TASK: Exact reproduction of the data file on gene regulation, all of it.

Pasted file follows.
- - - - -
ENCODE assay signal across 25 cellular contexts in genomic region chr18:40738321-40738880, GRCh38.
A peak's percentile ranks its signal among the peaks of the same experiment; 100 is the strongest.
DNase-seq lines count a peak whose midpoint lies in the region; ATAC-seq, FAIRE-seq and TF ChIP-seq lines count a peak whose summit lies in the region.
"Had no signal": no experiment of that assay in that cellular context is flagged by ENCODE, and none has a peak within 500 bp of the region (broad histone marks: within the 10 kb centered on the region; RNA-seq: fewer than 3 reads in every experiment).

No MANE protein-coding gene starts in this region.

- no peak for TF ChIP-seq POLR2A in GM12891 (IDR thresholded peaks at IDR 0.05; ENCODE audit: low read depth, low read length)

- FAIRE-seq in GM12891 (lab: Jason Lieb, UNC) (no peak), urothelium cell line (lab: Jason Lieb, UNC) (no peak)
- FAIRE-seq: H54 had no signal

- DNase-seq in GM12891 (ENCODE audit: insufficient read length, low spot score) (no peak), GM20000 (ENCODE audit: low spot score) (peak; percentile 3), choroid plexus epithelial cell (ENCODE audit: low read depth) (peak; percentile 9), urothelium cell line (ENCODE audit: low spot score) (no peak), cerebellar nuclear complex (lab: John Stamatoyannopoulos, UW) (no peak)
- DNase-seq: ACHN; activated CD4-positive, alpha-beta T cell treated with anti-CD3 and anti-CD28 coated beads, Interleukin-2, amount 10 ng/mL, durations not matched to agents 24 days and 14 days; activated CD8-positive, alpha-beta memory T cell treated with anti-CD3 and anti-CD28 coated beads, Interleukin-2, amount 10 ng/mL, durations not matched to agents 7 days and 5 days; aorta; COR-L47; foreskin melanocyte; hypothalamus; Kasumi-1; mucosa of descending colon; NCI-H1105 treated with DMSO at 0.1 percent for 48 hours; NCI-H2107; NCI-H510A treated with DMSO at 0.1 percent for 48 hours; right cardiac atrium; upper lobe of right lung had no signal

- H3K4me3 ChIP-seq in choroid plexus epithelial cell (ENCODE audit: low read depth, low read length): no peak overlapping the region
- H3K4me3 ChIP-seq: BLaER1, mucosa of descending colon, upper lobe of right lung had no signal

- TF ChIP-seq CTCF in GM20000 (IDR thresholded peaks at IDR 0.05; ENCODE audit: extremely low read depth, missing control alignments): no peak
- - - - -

ENCODE assay signal across 25 cellular contexts in genomic region chr18:40738321-40738880, GRCh38.
A peak's percentile ranks its signal among the peaks of the same experiment; 100 is the strongest.
DNase-seq lines count a peak whose midpoint lies in the region; ATAC-seq, FAIRE-seq and TF ChIP-seq lines count a peak whose summit lies in the region.
"Had no signal": no experiment of that assay in that cellular context is flagged by ENCODE, and none has a peak within 500 bp of the region (broad histone marks: within the 10 kb centered on the region; RNA-seq: fewer than 3 reads in every experiment).

No MANE protein-coding gene starts in this region.

- no peak for TF ChIP-seq POLR2A in GM12891 (IDR thresholded peaks at IDR 0.05; ENCODE audit: low read depth, low read length)

- FAIRE-seq in GM12891 (lab: Jason Lieb, UNC) (no peak), urothelium cell line (lab: Jason Lieb, UNC) (no peak)
- FAIRE-seq: H54 had no signal

- DNase-seq in GM12891 (ENCODE audit: insufficient read length, low spot score) (no peak), GM20000 (ENCODE audit: low spot score) (peak; percentile 3), choroid plexus epithelial cell (ENCODE audit: low read depth) (peak; percentile 9), urothelium cell line (ENCODE audit: low spot score) (no peak), cerebellar nuclear complex (lab: John Stamatoyannopoulos, UW) (no peak)
- DNase-seq: ACHN; activated CD4-positive, alpha-beta T cell treated with anti-CD3 and anti-CD28 coated beads, Interleukin-2, amount 10 ng/mL, durations not matched to agents 24 days and 14 days; activated CD8-positive, alpha-beta memory T cell treated with anti-CD3 and anti-CD28 coated beads, Interleukin-2, amount 10 ng/mL, durations not matched to agents 7 days and 5 days; aorta; COR-L47; foreskin melanocyte; hypothalamus; Kasumi-1; mucosa of descending colon; NCI-H1105 treated with DMSO at 0.1 percent for 48 hours; NCI-H2107; NCI-H510A treated with DMSO at 0.1 percent for 48 hours; right cardiac atrium; upper lobe of right lung had no signal

- H3K4me3 ChIP-seq in choroid plexus epithelial cell (ENCODE audit: low read depth, low read length): no peak overlapping the region
- H3K4me3 ChIP-seq: BLaER1, mucosa of descending colon, upper lobe of right lung had no signal

- TF ChIP-seq CTCF in GM20000 (IDR thresholded peaks at IDR 0.05; ENCODE audit: extremely low read depth, missing control alignments): no peak